I don't think he's looking for a way out — he's far too egomaniacal and loath to admit failure for that — but I sure hope someone is fixing to give him a way out all the same. And soon.

* * *

Eric Levitz at New York Magazine: GOP Mulls Paying for Tax Cuts Through Shameless Lying. "Permanent tax cuts are probably still out of the GOP's reach, regardless of their budgetary gimmickry. But if the Trump administration is to pass any major legislation, it will need to follow the lead of these House Republicans, and concentrate on their party's strengths: Passing tax reforms that disadvantage powerful interest groups isn't one of them; drafting fraudulent budgets is." Seethe.

Jessica Mason Pieklo at Rewire: Lawsuit: Trump's Election Commission Is Hiding Public Information. "Trump in May signed an executive order creating the 'Presidential Advisory Commission on Election Integrity,' led by Vice President Mike Pence and Kris Kobach... The Brennan Center for Justice at NYU Law School and the Protect Democracy Project filed a lawsuit Monday in federal court in New York to compel the U.S. Department of Justice, the U.S. Department of Homeland Security, and the Office of Management and Budget to answer requests and disclose public information related to the commission. ...'This administration has a troubling pattern of keeping public information from the public—a pattern that is continuing with this commission,' Wendy Weiser, director of the Brennan Center's Democracy Program, said in a statement announcing the lawsuit. 'The government's obligation to share this information is especially important when there are so many reasons to be skeptical of this commission.'"


[CN: White supremacy; anti-Black racism; Nazism] Jay Dow at Kirstin Cole at PIX11: Nazi Propaganda and Jim Crow Graffiti on Building Terrifies Sunnyside Neighbors. "Residents say they will rally Wednesday because they are fearful and intimidated by Nazi propaganda, Jim Crow-era images, and a condo board president allegedly donning a [Donald] Trump mask. Elevator surveillance video allegedly shows Neil Milano, wearing a mask of the president, plastering the door with Trump stickers in a would be attempt to 'menace' his neighbors in Sunnyside at a building on 39th Place. ...Milano is the condo board president of a building around the corner, where he's put up other references to [Donald] Trump, and a lot more. From provocative Jim Crow-era images, to banners of Adolf Hitler, all framed around what Milano's lawyer calls a historical display." Fucking hell.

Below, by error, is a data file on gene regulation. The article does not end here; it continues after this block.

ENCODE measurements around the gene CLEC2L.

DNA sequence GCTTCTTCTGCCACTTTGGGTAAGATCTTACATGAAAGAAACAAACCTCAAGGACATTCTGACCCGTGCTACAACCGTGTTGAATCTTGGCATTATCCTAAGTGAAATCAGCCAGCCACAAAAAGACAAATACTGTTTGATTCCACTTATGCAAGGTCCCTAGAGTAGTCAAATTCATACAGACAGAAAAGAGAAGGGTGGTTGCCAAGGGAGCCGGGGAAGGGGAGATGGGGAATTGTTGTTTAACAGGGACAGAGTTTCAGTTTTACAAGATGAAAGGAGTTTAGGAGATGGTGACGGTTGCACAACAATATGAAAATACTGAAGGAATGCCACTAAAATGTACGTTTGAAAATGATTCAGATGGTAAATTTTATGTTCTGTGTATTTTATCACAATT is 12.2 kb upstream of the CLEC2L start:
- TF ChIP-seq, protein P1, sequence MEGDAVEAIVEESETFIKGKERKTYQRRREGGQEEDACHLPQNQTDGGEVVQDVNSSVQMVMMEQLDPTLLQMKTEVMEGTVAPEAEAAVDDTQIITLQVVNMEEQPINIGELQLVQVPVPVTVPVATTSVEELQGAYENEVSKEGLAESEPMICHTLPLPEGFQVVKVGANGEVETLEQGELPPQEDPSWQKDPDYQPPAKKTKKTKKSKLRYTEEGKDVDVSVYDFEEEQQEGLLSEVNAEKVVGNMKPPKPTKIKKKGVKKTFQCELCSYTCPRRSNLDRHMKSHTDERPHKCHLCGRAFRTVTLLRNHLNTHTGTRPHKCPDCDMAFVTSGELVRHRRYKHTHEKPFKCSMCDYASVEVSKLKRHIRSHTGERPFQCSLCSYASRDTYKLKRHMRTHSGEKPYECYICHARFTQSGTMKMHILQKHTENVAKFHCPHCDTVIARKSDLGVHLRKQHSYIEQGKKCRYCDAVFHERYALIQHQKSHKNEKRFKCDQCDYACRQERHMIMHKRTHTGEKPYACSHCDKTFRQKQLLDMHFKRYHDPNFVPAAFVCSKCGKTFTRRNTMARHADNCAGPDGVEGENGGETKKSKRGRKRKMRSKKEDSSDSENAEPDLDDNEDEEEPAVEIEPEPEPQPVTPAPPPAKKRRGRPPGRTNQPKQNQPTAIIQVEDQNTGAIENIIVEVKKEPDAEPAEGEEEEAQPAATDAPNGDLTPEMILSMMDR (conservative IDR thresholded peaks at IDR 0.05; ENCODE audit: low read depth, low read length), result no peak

Haroon Siddique and Oliver Laughland at the Guardian: Charlottesville: United Nations Warns U.S. over 'Alarming' Racism. "A UN committee charged with tackling racism has issued an 'early warning' over conditions in the US and urged the Trump administration to 'unequivocally and unconditionally' reject discrimination. The warning specifically refers to events last week in Charlottesville, Virginia, where civil rights activist Heather Heyer was killed when a car rammed into a group of people protesting against a white nationalist rally. Such statements are usually issued by the United Nations Committee on the Elimination of Racial Discrimination (CERD) over fears of ethnic or religious conflict. In the past decade, the only other countries issued with an early warning were Burundi, Iraq, Ivory Coast, Kyrgyzstan, and Nigeria." Welp.

Kenrya Rankin at Colorlines: A Rabbi Asked Paul Ryan If He Supports Censuring Trump for His Comments on Charlottesville. Here's What He Said. "[D]uring a town hall in Racine, Wisconsin, Rabbi Dena Feingold asked House Speaker Paul Ryan (R-WI) what 'concrete steps' he would take to hold the president accountable 'when his words and executive actions either implicitly or explicitly condone — if not champion — racism and xenophobia. For example, will you support the resolution for censure?' Ryan's response: 'I will not support that; I think that will be so counterproductive. If we descend this issue into some partisan hack fest, into some bickering against each other and demean it down into some kind of political food fight, what good does that do to unify this country? We want to unify this country against this kind of hatred and this kind of bigotry.'" Asshole.

[CN: Sexual assault] Elizabeth McLaughlin at ABC News: Fort Benning Drill Sergeants Suspended Pending Sexual Assault Investigation. "The Maneuver Center of Excellence at Fort Benning, along with the Army's Criminal Investigation Command, were investigating a recent charge of sexual assault by a female trainee against a drill sergeant when [additional allegations of sexual misconduct between trainees and drill sergeants] were discovered, the center said in a press release Wednesday. Now, the drill sergeants under review have been suspended pending the expanded investigation. The Army said they will have no contact with trainees while the investigation is carried out."